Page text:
Standing next to a grill outside the Weakley-Watson Ace Hardware store in Brownwood Saturday morning, Tim Jacobs made an observation.
    “There’s nothing like ribs for breakfast,” Jacobs said as a side of ribs cooked on the pellet-fed, electric-powered Traeger grill.
    The store, at 1414 Austin Ave., had been open for less than an hour on the sunny Saturday morning, and activity was already brisk as the second day of a three-day grand reopening celebration began. Jacobs cheerfully greeted customers as they approached the front door and slowed to take in the grills and other merchandise on the store’s front porch.
     The reopening celebration began Friday and ends Sunday.
    “Smells good already,” a woman said as she walked past Jacobs as Traeger grill did its job.
    The three-day fete, featuring sales, drawings, demonstrations and food, is billed as Weakley-Watson’s official re-grand opening as Ace Hardware’s 5,000th store. The celebration brought swarms of customers who have roamed the store, exchanged conversations among themselves and with store employees and stood in line to make purchases.
    The past 13 months have been eventful for the 141-year-old business. In July 2016, with the Blagg family still in ownership, Weakley-Watson celebrated the 140th anniversary of its 1876 founding.
    But just seven months later — in February 2017 — then-Weakley-Watson president Mike Blagg announced the store’s pending closure as Blagg and his brothers approached retirement age.
    A few weeks later, the Blagg and Jacobs families announced the store would be staying open: the Jacobs family had purchased the historic business.
    Tim Jacobs, who also owns Jacobs Family Pharmacy, and his son Weston, who is the store manager, displayed megawatt enthusiasm when the family took ownersship of the business on March 1.
    Throughout this weekend’s grand reopening, their enthusiasm seems to just grow stronger.
    “Today is more like us not crossing the finish line,” Tim Jacobs said. “We’re on that home stretch. We pushed really hard to get to the point that we’re ready to show the community what all we have now, what we’ve done to the store, what all is going on here.
    “We have the good things from the old. We have the employees that have been here forever. We have the items that people say ‘hey, they’re the only ones in town that have it.’ We’ve added a lot of new lines like the Traeger grill and the Big Green Egg, and some of the expanded Weber grills. The garden center’s coming this fall.”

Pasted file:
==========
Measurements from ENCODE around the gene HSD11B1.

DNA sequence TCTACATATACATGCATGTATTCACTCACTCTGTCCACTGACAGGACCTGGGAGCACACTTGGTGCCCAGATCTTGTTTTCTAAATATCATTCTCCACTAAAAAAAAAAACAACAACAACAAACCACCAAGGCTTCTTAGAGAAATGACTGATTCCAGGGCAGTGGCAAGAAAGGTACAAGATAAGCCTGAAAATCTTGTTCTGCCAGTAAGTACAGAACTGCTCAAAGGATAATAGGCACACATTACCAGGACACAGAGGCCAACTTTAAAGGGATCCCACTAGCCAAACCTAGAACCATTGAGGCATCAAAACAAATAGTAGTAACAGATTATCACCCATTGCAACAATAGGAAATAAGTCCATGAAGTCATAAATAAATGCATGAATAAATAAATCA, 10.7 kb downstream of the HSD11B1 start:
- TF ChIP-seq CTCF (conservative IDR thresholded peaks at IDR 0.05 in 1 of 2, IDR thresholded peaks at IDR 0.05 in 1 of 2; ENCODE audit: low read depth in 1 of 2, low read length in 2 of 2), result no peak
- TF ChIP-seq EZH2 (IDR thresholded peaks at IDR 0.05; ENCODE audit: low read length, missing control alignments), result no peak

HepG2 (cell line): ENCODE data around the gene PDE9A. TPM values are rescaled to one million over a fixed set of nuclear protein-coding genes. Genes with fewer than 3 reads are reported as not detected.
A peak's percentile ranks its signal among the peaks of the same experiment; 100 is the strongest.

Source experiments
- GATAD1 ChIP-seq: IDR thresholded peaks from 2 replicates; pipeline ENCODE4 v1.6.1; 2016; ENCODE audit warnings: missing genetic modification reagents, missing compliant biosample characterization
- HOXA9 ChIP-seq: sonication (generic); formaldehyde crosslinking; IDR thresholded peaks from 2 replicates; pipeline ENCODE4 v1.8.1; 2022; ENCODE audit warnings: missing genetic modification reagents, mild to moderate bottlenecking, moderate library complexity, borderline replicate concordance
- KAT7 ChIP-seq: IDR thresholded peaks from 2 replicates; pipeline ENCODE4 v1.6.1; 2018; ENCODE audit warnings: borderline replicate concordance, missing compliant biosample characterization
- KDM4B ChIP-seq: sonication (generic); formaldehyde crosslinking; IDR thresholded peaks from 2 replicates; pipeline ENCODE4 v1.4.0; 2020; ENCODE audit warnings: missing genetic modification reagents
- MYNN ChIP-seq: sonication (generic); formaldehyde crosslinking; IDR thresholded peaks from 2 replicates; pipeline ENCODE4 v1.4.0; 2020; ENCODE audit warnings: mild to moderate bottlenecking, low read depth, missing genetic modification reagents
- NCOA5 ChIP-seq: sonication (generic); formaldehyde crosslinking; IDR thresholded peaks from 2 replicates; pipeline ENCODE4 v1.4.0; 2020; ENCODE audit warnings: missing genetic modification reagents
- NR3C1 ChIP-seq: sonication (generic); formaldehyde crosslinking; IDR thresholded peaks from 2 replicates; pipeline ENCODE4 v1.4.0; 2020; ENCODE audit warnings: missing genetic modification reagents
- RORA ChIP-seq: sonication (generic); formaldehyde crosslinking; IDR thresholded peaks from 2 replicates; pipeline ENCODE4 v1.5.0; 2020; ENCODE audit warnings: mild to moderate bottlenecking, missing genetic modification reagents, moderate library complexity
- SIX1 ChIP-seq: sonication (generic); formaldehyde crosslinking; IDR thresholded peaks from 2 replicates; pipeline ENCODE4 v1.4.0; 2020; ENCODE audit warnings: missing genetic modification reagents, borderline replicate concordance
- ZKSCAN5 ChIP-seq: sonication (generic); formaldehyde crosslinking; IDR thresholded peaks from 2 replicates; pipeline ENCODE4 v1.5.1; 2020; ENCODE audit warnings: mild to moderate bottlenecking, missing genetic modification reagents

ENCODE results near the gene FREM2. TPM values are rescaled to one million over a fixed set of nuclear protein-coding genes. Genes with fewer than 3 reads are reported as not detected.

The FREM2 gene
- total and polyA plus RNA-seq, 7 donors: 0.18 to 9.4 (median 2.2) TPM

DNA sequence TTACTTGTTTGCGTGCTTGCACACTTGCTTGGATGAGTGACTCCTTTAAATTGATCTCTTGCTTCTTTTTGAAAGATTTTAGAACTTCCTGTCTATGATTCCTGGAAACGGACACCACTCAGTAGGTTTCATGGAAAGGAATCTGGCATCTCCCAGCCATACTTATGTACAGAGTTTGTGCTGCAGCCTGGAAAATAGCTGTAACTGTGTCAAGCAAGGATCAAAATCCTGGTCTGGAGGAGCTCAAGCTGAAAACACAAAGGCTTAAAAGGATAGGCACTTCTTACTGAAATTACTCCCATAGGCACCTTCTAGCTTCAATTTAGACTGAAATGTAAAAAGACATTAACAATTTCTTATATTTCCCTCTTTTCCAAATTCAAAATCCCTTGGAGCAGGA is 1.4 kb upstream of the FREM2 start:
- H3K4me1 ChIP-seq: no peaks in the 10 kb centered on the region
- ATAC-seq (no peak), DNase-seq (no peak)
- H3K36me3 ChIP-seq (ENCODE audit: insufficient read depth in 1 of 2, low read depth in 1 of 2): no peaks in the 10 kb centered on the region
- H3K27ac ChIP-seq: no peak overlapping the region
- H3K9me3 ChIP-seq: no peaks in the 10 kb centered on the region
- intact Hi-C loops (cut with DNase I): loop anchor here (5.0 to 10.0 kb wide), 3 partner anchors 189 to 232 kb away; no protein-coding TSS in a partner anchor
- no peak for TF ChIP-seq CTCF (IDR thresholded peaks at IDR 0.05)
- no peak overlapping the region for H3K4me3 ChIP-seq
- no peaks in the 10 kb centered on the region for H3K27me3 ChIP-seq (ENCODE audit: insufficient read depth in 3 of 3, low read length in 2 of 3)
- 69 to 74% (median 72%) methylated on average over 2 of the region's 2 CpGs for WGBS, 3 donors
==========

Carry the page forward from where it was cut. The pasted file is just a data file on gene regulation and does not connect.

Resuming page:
Jacobs said he’d loved Weakley-Watson long before his family bought it. As a frequent customer, he knew the contents of every aisle and the location of all of the merchandise.
    “It’s been a lot to learn, but the employees that have been here for so long have guided us through, and that’s one of the things that separates us — these people are experts,” Jacobs said.
    “The more it gets into what we feel like has our family brand on it, the more we’re excited about it. We love how our pharmacy works and operates and serves the community. We’re loving how this has come to be just full of merchandise. It’s been a lot of work but it’s sweat equity. We’re just enjoying the work.”
    Weston Jacobs agreed with his father that the family has no regrets about buying the business. “I love it more every day,” the younger Jacobs said. “I’d never done hardware or retail before this. I didn’t know what I was really getting in to.
    “Every day I learn something new. I love dealing with the people of Brownwood. I love being around them. It’s been a lot of fun. It’s better every day.”
    Jacobs, noting the significance of the “huge weekend” of the reopening, said it’s big news in Brownwood when a store closes, as Weakley-Watson was about to do in February.
    “People get pretty upset and I was really upset when I heard about it,” Jacobs said, referring to the Blagg family’s announcement that the business would be closing.
    James Moore, Ace Hardware district manager based in Lubbock, said Weakley-Watson’s status as Ace’s 5,000th store is a nice milestone for the company and a nice partnership between Ace and the Jacobs family.
    “We’ve had a great weekend down here with a lot of community involvement,” Moore said.
    It’s up to the customers to say if they like the store, Moore said. “What I’m receiving is a lot of ‘this looks great,’” Moore said. “We did a project inside where we brought in all new merchandise and redid the layout so it’s a little more open space in there.
    “The community is telling us ‘we’re glad Ace is here. We’re glad Weakley-Watson is still in business after 140 years, which is a great story.”